Edward Bayley

Tel. (415) 773-6672


UC Hastings College of the Law, J.D., magna cum laude, 2009

Santa Clara University, B.S. in computer science, 2004


Hon. Martin Jenkins
U.S. District Court, Northern District of California, 2007 

Bar Admissions


Edward Bayley

Ed Bayley's practice benefits from his unique combination of law firm and software developer experience. He has significant experience handling intellectual property as well as complex commercial litigation and appellate matters.

Cases of Note

County of Santa Clara v. Trump et al.: Representing the County of Santa Clara, Keker, Van Nest & Peters won a nationwide injunction against President Donald J. Trump’s January 2017 executive order that attempted to defund state and local governments deemed to be “sanctuary jurisdictions.” KVP argued that the executive order violated the Constitution’s separation of powers, the Tenth Amendment, and the Fifth Amendment’s Due Process Clause. In granting the motion for a preliminary injunction, U.S. District Court Judge William H. Orrick determined that the County was likely to succeed on all four of its constitutional claims, and that the County is suffering immediate and irreparable harm.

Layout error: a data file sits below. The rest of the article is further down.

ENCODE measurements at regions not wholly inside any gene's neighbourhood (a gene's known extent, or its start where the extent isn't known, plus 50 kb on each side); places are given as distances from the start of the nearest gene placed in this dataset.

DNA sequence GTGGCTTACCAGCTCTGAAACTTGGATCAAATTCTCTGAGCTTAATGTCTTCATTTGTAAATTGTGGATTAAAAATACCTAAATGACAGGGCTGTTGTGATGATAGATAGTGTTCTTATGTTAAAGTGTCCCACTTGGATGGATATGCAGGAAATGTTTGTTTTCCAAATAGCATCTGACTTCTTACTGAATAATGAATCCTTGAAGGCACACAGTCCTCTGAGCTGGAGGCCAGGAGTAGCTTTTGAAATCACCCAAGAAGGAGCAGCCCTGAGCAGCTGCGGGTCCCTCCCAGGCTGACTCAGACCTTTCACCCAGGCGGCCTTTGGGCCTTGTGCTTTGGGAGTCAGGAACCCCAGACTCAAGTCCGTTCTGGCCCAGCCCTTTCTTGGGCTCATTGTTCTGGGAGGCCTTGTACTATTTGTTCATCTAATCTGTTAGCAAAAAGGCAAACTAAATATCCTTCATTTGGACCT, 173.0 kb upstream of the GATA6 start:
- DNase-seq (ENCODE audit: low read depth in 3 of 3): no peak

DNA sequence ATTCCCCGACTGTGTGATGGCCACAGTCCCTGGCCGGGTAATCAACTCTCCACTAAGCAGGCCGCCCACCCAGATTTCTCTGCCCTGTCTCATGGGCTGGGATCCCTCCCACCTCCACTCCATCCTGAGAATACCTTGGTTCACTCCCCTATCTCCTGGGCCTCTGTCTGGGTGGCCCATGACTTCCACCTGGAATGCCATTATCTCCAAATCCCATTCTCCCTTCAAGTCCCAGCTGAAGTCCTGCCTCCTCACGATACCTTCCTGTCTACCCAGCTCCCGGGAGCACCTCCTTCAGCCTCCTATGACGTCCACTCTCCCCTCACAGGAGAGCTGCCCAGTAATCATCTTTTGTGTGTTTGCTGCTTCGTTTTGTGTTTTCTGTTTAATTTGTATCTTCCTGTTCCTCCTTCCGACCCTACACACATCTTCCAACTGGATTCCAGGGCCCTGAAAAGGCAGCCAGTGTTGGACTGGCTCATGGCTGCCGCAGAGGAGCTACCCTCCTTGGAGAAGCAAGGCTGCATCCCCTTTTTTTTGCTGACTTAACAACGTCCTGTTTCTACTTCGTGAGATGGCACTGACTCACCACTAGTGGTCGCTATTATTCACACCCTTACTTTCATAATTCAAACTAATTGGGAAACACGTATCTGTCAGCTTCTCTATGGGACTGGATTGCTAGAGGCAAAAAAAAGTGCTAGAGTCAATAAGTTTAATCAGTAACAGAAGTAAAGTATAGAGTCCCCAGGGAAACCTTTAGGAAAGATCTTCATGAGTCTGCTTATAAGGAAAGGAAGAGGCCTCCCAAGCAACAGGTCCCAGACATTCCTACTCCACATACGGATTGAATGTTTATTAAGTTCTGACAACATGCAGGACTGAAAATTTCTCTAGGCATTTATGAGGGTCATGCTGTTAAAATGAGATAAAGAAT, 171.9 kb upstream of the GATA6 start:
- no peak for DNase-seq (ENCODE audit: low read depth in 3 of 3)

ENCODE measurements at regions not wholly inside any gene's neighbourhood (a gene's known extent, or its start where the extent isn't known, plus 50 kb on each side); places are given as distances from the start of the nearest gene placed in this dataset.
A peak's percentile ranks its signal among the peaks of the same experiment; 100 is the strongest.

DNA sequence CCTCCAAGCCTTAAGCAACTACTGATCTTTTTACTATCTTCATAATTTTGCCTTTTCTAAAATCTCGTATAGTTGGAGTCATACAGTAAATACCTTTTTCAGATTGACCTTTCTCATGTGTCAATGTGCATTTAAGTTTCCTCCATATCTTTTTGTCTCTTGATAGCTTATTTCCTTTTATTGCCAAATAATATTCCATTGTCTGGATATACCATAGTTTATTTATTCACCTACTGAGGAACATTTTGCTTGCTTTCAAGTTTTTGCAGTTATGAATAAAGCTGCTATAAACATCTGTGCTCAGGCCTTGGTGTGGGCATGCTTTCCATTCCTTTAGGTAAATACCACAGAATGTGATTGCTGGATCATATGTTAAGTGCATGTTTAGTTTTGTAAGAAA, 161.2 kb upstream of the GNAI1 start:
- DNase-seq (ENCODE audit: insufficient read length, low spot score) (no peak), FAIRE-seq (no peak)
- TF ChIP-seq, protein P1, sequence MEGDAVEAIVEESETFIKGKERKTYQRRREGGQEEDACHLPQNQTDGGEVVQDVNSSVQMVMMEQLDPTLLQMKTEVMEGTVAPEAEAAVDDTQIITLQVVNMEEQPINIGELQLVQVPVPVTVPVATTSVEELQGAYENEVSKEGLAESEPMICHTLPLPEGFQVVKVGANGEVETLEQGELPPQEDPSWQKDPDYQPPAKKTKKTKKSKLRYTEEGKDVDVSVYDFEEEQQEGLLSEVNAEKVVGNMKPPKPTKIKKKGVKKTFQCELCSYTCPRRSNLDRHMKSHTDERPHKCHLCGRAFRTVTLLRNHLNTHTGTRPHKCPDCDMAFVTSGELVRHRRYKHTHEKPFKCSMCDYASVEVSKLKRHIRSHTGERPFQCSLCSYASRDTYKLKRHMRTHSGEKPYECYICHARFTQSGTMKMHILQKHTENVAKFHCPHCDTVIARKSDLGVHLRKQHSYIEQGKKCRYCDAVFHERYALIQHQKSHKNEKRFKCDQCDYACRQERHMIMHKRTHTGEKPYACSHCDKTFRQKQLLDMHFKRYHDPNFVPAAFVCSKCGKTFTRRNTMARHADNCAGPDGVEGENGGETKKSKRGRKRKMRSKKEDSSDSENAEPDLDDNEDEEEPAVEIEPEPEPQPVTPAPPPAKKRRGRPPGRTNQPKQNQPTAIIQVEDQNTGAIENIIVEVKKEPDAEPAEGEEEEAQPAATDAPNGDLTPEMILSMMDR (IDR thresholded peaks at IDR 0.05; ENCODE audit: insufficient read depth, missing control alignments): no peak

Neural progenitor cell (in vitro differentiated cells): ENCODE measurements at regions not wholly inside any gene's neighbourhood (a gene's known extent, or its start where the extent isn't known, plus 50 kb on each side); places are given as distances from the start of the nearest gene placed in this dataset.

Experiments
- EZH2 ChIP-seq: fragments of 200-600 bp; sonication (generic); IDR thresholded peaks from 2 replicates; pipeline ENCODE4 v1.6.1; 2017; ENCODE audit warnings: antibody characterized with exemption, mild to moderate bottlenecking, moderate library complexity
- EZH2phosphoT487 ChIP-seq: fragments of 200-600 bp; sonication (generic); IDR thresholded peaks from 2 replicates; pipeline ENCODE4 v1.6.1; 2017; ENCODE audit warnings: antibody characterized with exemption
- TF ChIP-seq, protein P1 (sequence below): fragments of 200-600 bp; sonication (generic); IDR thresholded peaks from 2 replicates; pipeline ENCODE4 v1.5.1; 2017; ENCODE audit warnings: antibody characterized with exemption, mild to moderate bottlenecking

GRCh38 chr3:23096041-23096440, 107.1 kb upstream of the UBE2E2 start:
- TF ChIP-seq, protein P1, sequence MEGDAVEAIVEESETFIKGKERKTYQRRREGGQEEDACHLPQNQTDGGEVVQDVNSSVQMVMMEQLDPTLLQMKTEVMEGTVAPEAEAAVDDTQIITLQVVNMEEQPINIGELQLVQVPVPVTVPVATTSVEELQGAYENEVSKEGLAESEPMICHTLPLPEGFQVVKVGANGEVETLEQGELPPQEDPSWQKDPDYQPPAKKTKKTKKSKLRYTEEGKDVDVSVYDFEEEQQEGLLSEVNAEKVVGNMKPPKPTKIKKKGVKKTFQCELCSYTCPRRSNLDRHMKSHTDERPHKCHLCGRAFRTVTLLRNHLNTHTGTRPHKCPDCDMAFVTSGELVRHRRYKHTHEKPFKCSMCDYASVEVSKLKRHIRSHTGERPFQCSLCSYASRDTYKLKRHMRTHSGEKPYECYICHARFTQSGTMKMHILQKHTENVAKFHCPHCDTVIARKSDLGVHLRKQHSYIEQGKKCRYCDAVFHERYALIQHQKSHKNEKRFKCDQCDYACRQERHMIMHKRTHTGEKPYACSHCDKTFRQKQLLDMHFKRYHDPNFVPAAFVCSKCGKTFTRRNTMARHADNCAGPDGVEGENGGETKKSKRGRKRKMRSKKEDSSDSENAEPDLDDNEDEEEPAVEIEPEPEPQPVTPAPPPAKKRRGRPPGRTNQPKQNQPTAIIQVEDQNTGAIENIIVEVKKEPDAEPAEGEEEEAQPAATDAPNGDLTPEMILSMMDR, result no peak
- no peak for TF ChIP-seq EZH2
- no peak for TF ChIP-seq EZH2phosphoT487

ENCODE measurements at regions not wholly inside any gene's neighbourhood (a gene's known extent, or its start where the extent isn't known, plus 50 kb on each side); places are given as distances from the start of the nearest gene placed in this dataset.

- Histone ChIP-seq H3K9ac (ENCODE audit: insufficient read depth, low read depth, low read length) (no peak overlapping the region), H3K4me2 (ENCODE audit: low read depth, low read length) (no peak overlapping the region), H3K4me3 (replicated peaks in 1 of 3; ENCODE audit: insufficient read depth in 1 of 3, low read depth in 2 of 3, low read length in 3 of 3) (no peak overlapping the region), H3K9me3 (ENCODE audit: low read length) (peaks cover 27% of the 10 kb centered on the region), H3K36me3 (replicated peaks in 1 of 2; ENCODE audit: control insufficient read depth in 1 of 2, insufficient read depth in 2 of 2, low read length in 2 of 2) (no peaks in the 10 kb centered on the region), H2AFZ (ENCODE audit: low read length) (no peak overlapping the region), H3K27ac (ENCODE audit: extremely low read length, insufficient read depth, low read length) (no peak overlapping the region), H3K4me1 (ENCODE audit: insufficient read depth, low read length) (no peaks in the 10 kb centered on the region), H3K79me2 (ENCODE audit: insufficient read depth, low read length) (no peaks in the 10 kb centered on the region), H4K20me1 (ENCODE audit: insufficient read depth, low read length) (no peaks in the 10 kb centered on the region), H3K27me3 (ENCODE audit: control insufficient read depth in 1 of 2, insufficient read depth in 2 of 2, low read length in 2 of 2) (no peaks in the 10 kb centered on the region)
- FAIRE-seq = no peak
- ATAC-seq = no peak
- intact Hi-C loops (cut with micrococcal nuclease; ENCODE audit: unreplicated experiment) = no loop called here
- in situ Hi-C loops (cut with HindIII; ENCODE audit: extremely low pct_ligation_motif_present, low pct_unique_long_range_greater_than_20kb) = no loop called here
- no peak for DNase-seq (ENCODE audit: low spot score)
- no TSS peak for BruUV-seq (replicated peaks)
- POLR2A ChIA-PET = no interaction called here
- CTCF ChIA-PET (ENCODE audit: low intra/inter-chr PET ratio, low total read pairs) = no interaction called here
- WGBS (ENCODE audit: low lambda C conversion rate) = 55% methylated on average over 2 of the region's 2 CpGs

Oracle America, Inc. v. Google Inc.: We represented Google in what Oracle claimed to be a multi-billion dollar patent and copyright war concerning the use of the Java programming language in Google’s Android platform. When Oracle bought Sun Microsystems in January 2010, it acquired Sun’s rights to Java. In August of that year, Oracle sued Google, claiming its Android mobile technology infringed Oracle patents and copyrights. We defended Google against all the patent and copyright claims, and also argued that the damage estimates were wildly inflated. Following repeated rounds of motions and briefing, the judge dismissed the bulk of Oracle’s copyright claims, and at trial the jury rendered a unanimous verdict rejecting all claims of patent infringement. Although the jury decided that Google infringed an Oracle copyright on nine out of millions of lines of source code, the case was a sweeping victory for Google, with zero damages. After an appeal by Oracle, the case returned to district court for a trial on fair use. After a two-week trial, the federal jury unanimously found that Google’s use of Oracle’s Java programming language in the Android operating system was a fair use, thereby rejecting Oracle’s claims of infringement in their entirety.